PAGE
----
Surgeons at the Oregon Health & Science University Digestive Health Center have developed a new technique that makes feasible and safe a potentially lifesaving and noninvasive surgical procedure known as laparoscopic esophagectomy. Until now, the procedure was considered too technically demanding for most surgeons to perform. A paper on their findings recently was presented at the European Association of Endoscopic Surgery in Venice, Italy.
For more than a decade, the original procedure has been used in a few specialized centers around the world to remove cancer as well as other diseased tissue of the esophagus laparoscopically, that is by inserting fiber-optic instruments into a small, quarter-sized incision in the abdomen and maneuvering them to the affected portion of the esophagus while observing with a camera.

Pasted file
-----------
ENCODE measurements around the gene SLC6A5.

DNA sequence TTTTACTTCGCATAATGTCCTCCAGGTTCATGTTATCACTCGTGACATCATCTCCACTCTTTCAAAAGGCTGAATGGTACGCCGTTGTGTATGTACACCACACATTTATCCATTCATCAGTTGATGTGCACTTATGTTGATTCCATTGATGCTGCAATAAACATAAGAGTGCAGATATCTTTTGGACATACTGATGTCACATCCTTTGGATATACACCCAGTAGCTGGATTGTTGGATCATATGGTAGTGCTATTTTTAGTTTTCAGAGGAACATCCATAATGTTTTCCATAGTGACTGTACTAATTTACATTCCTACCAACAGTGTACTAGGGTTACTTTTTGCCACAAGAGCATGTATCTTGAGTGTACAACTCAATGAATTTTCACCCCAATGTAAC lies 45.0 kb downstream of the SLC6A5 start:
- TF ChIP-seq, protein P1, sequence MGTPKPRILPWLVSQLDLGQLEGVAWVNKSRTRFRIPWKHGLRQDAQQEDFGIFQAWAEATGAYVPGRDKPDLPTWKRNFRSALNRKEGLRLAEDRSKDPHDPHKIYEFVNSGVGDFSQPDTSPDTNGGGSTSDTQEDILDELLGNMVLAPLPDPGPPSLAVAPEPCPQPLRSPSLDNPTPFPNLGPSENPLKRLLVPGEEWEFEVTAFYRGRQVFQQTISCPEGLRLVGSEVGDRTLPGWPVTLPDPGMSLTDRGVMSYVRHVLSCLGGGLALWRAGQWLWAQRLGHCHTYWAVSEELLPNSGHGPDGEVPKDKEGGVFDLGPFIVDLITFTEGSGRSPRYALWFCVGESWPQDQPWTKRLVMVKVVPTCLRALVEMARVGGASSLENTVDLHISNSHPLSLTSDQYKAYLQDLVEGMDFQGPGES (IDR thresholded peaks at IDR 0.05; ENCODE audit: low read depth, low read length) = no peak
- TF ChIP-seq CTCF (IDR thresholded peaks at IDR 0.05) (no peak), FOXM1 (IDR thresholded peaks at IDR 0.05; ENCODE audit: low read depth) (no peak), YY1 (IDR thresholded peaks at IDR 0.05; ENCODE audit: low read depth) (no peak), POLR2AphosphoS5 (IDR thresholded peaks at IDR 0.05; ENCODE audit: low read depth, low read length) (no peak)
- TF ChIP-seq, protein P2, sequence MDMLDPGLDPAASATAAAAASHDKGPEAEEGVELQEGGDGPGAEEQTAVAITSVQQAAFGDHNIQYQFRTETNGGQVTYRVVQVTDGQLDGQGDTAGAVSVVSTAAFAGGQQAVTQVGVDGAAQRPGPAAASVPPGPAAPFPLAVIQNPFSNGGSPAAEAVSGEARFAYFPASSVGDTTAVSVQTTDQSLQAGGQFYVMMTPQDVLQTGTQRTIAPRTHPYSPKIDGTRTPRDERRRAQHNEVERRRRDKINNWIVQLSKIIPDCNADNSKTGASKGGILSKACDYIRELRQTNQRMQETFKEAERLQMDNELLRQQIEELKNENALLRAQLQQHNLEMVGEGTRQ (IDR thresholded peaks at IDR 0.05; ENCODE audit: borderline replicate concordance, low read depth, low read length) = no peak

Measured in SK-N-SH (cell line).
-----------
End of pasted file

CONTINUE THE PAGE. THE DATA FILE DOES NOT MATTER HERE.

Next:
When first introduced, the less invasive laparoscopic esophagectomy was embraced by surgeons eager to forgo traditional open surgery, which requires cutting through the patients chest. But it proved so difficult and time-consuming that most surgeons abandoned it, according to John G. Hunter, M.D., co-director of the OHSU Digestive Health Center, chairman of surgery in the OHSU School of Medicine, and co-author of the paper.
Tamara Hargens | EurekAlert!
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